Given the performance of many of these algorithms on classical computers, one of the main areas of work has been finding situations where quantum annealing will provide an obvious performance advantage. Some of these efforts are quite straightforward. Since the quantum annealer performs an energy minimization, other contexts where energy needs to be minimized should map directly to the sorts of algorithms that run well on this hardware. There are a lot of optimization problems—traveling salesman problems, workflow optimizations, and more—that also map relatively directly to energy minimization.
The challenge at the moment is that classical algorithms often work well on smaller optimization problems but choke on larger ones. While a quantum annealer might have advantages for these complex problems, the current generation of hardware simply doesn’t have the qubits needed to handle the large problems. In response, a number of people are working on “hybrid algorithms,” programs where some of the work is done on a classical computer, and then the parts that are most likely to see a benefit from the D-Wave hardware are run there.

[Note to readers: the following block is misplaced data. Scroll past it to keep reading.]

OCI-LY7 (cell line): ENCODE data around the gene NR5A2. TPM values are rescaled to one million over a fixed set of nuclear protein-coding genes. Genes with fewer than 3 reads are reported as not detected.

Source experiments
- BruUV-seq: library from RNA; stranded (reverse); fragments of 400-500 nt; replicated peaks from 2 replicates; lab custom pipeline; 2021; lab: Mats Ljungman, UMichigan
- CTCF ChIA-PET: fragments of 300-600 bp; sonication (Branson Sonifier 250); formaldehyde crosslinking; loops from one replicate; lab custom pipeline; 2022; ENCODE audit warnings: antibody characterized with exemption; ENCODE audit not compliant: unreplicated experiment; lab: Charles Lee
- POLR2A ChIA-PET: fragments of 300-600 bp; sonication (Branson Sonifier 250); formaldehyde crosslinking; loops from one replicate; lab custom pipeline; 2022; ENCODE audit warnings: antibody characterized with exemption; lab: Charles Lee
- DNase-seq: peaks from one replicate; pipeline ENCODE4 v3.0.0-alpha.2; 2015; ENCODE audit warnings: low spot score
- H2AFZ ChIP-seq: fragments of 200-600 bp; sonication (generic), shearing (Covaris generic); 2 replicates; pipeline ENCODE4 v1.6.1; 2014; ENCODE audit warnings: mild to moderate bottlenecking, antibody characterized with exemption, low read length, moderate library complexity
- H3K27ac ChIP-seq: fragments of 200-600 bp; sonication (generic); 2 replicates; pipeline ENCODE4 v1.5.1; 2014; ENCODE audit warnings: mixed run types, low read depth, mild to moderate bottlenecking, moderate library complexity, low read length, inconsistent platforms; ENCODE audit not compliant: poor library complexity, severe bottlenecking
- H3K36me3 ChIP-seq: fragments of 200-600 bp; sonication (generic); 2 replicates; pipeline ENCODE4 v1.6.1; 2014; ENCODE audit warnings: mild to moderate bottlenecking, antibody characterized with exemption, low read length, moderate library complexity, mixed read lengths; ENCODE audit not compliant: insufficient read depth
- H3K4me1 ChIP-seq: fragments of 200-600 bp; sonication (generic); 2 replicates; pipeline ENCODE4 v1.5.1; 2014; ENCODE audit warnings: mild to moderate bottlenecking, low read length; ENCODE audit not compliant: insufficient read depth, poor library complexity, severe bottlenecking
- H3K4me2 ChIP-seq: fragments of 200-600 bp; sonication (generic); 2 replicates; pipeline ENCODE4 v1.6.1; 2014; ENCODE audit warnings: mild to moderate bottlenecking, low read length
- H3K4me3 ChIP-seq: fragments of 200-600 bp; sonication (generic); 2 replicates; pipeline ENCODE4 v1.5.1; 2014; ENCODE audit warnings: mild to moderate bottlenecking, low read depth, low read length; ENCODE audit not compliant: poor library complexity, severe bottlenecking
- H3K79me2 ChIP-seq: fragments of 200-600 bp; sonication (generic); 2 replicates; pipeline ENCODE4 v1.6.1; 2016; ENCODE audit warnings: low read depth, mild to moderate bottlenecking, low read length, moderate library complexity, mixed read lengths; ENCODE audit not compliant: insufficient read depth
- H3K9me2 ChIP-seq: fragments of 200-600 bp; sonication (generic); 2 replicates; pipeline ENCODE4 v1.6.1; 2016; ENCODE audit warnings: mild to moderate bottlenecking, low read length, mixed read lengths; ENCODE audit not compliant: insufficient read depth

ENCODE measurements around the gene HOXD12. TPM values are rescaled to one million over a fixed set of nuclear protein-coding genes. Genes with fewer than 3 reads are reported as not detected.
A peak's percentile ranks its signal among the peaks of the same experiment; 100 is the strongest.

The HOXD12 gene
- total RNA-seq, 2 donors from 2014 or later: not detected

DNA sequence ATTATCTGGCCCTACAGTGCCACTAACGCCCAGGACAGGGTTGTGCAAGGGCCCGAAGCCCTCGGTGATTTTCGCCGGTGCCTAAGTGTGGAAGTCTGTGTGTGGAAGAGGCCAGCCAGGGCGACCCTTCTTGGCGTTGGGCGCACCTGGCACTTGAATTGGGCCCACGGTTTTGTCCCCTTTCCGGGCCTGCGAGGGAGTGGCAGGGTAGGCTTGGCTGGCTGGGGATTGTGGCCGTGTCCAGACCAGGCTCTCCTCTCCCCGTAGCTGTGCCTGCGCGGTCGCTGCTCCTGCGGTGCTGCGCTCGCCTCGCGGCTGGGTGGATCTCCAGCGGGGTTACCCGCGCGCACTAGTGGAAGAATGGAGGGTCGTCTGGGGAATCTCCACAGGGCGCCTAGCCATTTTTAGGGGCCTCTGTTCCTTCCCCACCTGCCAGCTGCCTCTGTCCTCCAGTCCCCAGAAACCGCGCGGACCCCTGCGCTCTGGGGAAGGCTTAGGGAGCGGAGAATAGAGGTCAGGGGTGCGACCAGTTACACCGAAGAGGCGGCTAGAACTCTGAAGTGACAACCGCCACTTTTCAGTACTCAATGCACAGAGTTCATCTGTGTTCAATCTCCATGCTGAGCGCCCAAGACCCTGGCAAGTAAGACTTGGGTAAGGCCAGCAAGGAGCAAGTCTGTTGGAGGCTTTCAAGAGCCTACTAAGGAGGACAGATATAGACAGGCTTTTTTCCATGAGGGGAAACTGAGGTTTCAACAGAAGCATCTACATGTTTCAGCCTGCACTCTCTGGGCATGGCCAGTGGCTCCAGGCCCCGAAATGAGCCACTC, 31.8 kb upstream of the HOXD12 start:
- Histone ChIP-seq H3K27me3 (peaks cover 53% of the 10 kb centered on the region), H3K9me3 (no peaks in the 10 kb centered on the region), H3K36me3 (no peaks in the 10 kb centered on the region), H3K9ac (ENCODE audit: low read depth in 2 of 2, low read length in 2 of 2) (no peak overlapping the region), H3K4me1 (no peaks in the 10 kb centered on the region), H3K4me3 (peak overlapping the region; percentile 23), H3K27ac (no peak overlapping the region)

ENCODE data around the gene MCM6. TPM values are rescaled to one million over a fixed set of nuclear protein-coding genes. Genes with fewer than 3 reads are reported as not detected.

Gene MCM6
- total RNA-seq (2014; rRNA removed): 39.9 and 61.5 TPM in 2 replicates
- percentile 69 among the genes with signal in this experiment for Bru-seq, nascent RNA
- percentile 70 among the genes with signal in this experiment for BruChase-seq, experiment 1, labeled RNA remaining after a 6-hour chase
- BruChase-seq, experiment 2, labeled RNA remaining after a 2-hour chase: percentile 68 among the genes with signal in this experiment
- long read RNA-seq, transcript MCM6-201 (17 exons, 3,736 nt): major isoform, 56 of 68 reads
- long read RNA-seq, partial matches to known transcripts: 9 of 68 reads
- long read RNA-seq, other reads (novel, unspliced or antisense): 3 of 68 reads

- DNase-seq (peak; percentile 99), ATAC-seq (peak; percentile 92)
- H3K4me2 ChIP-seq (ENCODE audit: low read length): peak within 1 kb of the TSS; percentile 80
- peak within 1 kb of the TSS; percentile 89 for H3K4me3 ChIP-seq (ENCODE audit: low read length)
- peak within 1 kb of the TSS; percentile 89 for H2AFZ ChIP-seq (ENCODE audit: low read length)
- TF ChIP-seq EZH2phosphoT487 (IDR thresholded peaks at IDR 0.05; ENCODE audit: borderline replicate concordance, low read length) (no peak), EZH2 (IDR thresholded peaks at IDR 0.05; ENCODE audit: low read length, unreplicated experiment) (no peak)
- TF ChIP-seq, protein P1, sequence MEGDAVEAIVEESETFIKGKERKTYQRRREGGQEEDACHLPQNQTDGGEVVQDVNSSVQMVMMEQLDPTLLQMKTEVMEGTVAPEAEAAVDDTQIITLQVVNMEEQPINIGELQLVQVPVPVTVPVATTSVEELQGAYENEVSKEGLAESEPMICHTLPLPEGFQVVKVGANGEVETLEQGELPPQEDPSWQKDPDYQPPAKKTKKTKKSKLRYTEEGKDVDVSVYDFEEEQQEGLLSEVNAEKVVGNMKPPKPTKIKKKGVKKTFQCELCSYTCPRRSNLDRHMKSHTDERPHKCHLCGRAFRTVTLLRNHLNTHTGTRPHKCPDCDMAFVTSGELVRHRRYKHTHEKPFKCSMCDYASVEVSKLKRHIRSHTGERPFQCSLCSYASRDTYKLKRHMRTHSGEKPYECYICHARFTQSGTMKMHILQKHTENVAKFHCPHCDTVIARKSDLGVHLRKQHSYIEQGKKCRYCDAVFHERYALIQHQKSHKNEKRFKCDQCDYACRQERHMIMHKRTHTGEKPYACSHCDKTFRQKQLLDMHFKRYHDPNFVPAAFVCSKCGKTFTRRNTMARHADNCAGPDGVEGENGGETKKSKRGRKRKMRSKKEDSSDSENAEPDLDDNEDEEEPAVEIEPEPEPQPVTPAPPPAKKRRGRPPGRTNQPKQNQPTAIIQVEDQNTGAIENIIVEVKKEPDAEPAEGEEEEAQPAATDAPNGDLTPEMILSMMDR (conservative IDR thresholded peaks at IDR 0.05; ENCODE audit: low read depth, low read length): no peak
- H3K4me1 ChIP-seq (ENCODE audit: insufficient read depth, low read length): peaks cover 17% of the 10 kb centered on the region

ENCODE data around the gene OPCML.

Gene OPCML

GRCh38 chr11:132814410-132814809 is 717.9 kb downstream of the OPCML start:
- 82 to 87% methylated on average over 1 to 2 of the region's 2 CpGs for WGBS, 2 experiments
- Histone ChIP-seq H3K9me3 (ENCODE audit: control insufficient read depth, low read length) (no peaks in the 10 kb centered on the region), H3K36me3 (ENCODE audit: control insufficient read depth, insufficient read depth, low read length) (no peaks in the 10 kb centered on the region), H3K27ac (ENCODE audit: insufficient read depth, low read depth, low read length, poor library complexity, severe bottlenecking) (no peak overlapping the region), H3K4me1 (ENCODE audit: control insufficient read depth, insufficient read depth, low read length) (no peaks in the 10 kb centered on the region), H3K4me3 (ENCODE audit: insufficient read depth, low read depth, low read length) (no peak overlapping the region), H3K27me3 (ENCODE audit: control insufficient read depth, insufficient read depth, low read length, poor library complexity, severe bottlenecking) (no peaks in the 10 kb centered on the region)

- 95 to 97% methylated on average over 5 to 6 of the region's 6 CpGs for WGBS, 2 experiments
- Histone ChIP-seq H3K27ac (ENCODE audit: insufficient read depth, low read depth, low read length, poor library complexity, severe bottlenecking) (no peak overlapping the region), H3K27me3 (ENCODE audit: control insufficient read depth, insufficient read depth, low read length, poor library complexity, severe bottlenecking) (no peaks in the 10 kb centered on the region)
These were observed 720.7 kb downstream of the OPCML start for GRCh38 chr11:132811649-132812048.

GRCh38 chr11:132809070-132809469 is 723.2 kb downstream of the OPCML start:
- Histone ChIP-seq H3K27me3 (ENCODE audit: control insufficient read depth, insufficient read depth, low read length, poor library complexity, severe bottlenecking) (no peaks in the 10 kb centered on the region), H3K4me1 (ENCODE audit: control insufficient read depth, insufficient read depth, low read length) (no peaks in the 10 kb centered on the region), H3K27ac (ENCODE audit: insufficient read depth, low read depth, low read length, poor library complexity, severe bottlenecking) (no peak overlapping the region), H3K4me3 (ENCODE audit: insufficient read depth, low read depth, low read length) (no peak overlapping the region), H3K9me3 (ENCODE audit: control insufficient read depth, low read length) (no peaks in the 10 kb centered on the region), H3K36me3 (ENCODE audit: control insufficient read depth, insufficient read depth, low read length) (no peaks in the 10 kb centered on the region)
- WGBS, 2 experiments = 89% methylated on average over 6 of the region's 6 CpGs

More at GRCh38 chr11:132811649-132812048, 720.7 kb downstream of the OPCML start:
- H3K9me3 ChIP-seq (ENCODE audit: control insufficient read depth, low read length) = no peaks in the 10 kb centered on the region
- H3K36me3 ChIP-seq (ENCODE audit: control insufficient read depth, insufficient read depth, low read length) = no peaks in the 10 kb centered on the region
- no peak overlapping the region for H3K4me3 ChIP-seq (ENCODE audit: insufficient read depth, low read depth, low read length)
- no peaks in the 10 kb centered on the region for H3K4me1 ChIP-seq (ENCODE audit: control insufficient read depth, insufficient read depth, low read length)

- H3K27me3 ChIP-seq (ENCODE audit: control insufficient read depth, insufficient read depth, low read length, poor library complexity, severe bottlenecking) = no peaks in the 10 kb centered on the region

This can involve breaking up a large energy minimization problem into a series of smaller ones and solving the smaller ones on the D-Wave hardware. Alternately, sets of solutions can be found using classical computations and then be tested for optimality using quantum annealing. Cornell’s You found that to be the case with a scheduling optimization problem, where optimizing the schedules of 18 items ground to a halt on an all-classical system but could still be performed with a hybrid approach.